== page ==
The Blockchain is an online public ledger, where each transaction is supervised, validated and recorded as a complete transaction history. Public ledger viewers and crypto miners are immediately notified of any transfer from one holder to another. Furthermore, unlike counterfeit hard currency, which governments spend significant sums trying to combat, cryptocurrencies are almost impossible to forge as each carry their own unique characteristics, which are verified from end-to-end by miners. Without verification of all transaction phases, including the departure wallet, the destination wallet, the currency type and amount, the transaction is blocked instantaneously without any human supervision. In this sense, the digital trail could better serve AML regulations than existing fiat paper trail.
The structure of Blockchain is not the only characteristic of the cryptocurrency system which benefits AML efforts. Crypto miners, who act as de facto enforcement, are integral to the system as well. Miners oversee the implementation of the protocol attached to the Blockchain code, and validation of transactions vis-à-vis solving the encryption algorithm. Once a validation is announced to the network, other miners “check the math,” and a block is added to the ledger only when the required number of miners has verified the transaction. Similarly, the Blockchain protocol could be revised to limit transactions to KYC-verified wallets only. All transactions could be traced back to an identified e-wallet. Moreover, AML risk analysis and alert and report-generating mechanisms could be integrated within the crypto-system, instead of monitoring only the entry and exit points.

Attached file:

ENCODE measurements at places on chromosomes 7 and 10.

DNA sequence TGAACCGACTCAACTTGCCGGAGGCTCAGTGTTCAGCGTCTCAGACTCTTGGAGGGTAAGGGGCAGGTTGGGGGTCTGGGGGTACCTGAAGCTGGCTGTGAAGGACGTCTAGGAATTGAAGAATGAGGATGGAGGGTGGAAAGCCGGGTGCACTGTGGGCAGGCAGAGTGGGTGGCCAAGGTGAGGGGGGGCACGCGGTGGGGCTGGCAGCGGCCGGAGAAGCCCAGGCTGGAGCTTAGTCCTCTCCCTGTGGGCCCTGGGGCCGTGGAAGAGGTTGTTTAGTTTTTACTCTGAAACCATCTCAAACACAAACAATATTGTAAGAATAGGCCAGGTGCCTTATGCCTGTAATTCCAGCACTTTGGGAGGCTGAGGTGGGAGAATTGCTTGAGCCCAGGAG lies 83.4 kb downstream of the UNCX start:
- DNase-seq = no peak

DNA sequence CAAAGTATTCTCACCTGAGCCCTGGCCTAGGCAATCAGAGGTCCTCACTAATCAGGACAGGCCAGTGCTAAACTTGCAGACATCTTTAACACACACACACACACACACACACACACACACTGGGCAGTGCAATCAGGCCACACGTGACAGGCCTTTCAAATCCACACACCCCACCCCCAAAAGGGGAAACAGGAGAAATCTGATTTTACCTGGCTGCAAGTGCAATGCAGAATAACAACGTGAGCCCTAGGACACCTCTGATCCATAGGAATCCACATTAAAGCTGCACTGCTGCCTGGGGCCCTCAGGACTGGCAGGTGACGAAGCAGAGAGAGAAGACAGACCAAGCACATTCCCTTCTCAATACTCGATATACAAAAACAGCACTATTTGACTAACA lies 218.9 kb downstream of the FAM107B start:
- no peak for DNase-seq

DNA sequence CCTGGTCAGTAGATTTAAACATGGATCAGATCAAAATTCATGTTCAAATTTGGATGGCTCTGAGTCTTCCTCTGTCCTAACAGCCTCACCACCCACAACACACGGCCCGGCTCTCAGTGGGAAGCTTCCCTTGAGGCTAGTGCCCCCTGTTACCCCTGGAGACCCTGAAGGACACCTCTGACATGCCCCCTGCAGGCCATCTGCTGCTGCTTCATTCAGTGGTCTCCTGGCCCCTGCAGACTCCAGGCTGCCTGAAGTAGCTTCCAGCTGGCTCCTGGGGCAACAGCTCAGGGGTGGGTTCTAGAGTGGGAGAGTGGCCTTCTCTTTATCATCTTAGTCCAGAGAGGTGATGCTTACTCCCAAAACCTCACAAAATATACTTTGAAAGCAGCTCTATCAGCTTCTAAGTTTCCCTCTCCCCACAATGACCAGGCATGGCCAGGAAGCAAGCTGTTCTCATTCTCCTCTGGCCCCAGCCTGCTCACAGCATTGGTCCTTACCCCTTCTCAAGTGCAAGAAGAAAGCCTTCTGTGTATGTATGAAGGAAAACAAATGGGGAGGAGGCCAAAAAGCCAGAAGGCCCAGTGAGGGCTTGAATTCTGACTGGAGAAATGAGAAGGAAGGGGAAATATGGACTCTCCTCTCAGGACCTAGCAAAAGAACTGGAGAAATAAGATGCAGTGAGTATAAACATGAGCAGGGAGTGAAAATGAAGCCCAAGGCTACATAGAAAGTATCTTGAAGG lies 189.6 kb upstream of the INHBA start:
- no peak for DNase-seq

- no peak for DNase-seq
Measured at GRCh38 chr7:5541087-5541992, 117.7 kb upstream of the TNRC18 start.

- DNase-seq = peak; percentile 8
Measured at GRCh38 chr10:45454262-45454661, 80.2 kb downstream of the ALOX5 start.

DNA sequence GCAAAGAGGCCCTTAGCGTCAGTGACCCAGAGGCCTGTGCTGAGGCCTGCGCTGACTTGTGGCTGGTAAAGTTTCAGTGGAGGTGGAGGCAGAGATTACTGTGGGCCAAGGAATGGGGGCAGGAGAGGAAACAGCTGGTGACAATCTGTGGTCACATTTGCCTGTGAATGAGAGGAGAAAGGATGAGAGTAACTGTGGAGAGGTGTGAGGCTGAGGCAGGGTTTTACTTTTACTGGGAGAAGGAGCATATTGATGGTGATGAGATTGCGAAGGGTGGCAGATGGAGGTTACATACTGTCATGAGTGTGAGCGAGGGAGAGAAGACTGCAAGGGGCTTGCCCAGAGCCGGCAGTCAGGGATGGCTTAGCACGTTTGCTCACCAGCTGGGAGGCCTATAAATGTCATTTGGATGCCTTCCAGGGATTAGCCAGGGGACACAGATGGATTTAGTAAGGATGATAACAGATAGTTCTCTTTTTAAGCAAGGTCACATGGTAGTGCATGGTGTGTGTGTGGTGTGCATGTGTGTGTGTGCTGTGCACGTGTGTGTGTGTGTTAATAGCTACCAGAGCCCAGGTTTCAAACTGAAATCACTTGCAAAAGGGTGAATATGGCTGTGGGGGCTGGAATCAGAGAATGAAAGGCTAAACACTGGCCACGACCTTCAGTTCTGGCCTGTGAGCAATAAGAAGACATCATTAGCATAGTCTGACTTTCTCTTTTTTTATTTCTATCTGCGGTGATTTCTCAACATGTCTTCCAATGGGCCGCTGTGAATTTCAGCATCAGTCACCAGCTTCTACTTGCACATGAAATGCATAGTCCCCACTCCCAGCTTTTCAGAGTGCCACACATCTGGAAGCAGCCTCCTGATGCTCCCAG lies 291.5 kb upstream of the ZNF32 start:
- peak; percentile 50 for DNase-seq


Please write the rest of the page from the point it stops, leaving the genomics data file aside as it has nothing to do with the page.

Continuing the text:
As cryptocurrencies gain mainstream public attention, and more individuals are putting their skin in the game, addressing AML challenges has become crucial.
At the core of the crypto system, Blockchain technology’s inherent characteristics offer a platform to address, if not overcome these challenges altogether.
Evidently, there will be a price associated with in the form of higher transaction costs and less anonymity. But, it’s a price worth paying to allow for cryptocurrency to carry onward and change the face of money as we know it.
With the cost of global AML measures currently estimated at over $10 bln annually, the Israeli authorities, as well as law and policymakers worldwide, would be prudent to look before they leap. Ensuring their good intentions to protect financial institutions and that citizens don’t end up blocking a technology could provide a return on investment that far surpasses the price of transitional uncertainty.